Carl-Heinz Rodenberg

Carl-Heinz Rodenberg, sometimes known as Karl-Heinz Rodenberg (19 November 1904 in Heide – 1995) was a German neurologist and psychiatrist. Rodenberg was proficient in the murder of mental patients by the Nazis, the Action T4 "euthanasia" program, and from 1943 was scientific director of the Reich Central Office for the Combating of Homosexuality and Abortion (Reichszentrale zur Bekämpfung der Homosexualität und der Abtreibung).

Carl-Heinz Rodenberg
Born19 November 1904 (1904-11-19)
Died1995 (1996) (aged 90)
OccupationGerman Action T4 perpetrator

LifeEdit

The son of a physician, Rodenberg studied medicine and received his doctorate in 1930 from the University of Marburg with the thesis Über echte Kombinationen epileptischer und schizophrener Symptomkomplexe ("Concerning the real combinations of symptomatic epileptic and schizophrenic complexes").[1] As a practitioner of medicine, he worked in the university psychiatric clinic, later as a scientific assistant at the Max Planck Institute of Psychiatry in Munich and until 1934 as a doctor in the medical center of Branitz, near Oppeln, in Upper Silesia.

Rodenberg joined the Nazi Party (NSDAP) and the Sturmabteilung (SA) on 20 April 1932. After the Nazi Machtergreifung (seizure of power) in 1933, Rodenberg became an employee of the NSDAP Office of Racial Policy. From 1934 he headed the department of hereditary health for the Oberpräsident of the Provincial Association of Upper Silesia. From 1936 he worked as a medical specialist in psychiatry and neurology, moving to Berlin in 1937. There he led the department for the care of race and heredity in the Reichsausschuß für den Volksgesundheitsdienst (Reich Committee for the Service of Public Health), was director of the Staatsmedizinischen Akademie (State Medical Academy), and also judge of the Hereditary Health Court on matters of compulsory sterilization. Starting on 1 March 1939, Rodenberg worked as a criminal biologist in the department for the care of race and heredity in the Reichsgesundheitsamt (Reich Office for Health).

From 28 February 1940 to 14 October 1940, Rodenberg was listed as an expert of the Action T4 euthanasia program.[2] In this capacity he decided on the basis of questionnaires with the data of the sick and disabled who would live and who would die in the Action T4 euthanasia centers.

In 1940 Rodenberg tried to join the Schutzstaffel (SS). Being at that time an SA-Sturmbannführer health worker, a report confirmed that Rodenberg had been a long-time informant for the Sicherheitsdienst (SD). The report shows that Rodenberg had "provided the SD with valuable material on many occasions" and "in his work for the SD he has great interest. His placement in the SS [...] is therefore important."[3] In the SS, Rodenberg was promoted on 30 January 1944 to SS-Obersturmbannführer. For the promotion, his "excellent attitude towards life, his spirit of camaraderie and his resolute presence" were noted.[3]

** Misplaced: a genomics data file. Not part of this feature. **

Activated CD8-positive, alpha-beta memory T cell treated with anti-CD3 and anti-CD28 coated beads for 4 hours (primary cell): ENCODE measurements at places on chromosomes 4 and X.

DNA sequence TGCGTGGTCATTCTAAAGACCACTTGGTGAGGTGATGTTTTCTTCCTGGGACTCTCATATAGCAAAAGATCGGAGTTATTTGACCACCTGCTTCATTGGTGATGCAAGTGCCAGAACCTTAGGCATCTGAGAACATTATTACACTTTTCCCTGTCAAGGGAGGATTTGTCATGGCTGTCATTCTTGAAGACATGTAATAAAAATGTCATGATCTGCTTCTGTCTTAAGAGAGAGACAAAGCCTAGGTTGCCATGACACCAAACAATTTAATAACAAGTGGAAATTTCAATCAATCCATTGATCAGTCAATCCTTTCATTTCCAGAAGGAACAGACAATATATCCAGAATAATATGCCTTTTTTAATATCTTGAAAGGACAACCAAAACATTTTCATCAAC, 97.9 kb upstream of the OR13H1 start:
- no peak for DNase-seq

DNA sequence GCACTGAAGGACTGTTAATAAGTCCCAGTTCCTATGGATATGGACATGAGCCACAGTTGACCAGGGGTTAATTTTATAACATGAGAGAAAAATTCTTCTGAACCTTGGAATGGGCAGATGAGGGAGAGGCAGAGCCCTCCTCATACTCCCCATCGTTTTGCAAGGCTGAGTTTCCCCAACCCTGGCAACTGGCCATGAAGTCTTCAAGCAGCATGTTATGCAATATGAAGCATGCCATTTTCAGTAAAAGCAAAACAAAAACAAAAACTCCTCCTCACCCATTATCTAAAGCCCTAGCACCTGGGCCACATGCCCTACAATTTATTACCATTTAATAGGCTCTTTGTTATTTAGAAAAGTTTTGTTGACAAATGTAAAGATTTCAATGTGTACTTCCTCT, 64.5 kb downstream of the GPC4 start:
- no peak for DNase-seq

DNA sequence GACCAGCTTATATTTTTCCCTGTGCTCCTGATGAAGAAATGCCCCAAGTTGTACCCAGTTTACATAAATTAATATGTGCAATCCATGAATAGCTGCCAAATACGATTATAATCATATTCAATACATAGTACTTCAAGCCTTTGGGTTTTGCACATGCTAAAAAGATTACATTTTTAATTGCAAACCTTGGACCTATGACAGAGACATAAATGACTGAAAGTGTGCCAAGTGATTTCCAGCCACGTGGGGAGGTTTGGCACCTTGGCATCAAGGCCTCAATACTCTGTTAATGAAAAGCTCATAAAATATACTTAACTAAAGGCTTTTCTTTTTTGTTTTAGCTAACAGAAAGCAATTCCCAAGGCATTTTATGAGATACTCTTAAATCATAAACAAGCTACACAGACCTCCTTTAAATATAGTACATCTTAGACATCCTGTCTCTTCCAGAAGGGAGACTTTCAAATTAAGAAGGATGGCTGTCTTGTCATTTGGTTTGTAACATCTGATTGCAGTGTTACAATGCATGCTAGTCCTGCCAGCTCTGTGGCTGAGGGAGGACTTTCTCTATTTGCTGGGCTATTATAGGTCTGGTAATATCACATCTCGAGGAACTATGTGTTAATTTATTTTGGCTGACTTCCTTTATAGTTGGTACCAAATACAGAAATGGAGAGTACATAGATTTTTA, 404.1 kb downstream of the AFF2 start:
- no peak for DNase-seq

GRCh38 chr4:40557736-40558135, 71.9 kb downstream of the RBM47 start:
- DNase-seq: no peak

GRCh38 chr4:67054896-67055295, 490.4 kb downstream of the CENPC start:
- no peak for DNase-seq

In August 1942, Rodenberg was transferred to the SS-Reichssicherheitshauptamt (RSHA), to Office group III B 3 (Race and Public Health). On 27 October 1942, he took part in a conference chaired by Adolf Eichmann of RSHA Referat IV B4 (RSHA Sub-Department IV-B4), which was a successor to the Wannsee Conference.[4] The theme of the conference was the compulsory sterilization of the "half Jews" (see also: Nuremberg Laws), which was to be offered as a "voluntary alternative" to deportation. The plan was never carried out.

On 1 July 1943, Rodenberg was transferred to RSHA Amt V, Kriminalpolizei (Kripo), as a speaker on issues of sexual psychology and also took the position of scientific director of the Reich Central Office for the Combating of Homosexuality and Abortion (Reichszentrale zur Bekämpfung der Homosexualität und der Abtreibung). The main job of Reichszentrale was recording and collecting data about homosexuals. Friedrich Panzinger described Rodenberg's other functions on 6 November 1944: evaluate "materials to continue the study of the problem of castration" in relation to "sex offenders, such as homosexuals, other moral criminals, pyromaniacs, and habitual offenders", to create the basis for implementing legislative and administrative measures.[5]